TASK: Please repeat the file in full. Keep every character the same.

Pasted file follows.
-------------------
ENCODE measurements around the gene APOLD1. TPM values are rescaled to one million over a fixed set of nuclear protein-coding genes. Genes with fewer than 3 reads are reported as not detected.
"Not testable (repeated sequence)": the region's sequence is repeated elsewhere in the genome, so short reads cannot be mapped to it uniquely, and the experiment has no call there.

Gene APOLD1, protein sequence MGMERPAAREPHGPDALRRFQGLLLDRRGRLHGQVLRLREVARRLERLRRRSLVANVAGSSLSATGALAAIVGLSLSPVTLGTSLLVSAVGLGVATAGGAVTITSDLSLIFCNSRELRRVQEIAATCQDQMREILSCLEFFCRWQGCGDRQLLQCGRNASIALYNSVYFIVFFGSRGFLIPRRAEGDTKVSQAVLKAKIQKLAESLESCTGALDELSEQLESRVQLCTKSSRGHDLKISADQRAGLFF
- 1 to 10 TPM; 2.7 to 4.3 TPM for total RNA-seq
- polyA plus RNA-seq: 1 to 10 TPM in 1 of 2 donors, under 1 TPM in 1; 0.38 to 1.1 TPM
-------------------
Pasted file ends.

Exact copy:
ENCODE measurements around the gene APOLD1. TPM values are rescaled to one million over a fixed set of nuclear protein-coding genes. Genes with fewer than 3 reads are reported as not detected.
"Not testable (repeated sequence)": the region's sequence is repeated elsewhere in the genome, so short reads cannot be mapped to it uniquely, and the experiment has no call there.

Gene APOLD1, protein sequence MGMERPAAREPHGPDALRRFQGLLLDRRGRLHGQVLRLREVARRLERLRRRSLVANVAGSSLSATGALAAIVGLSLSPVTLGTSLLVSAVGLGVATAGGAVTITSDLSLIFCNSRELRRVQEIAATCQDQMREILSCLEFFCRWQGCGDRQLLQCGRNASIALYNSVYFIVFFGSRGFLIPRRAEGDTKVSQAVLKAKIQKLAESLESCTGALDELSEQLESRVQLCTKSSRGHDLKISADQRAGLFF
- 1 to 10 TPM; 2.7 to 4.3 TPM for total RNA-seq
- polyA plus RNA-seq: 1 to 10 TPM in 1 of 2 donors, under 1 TPM in 1; 0.38 to 1.1 TPM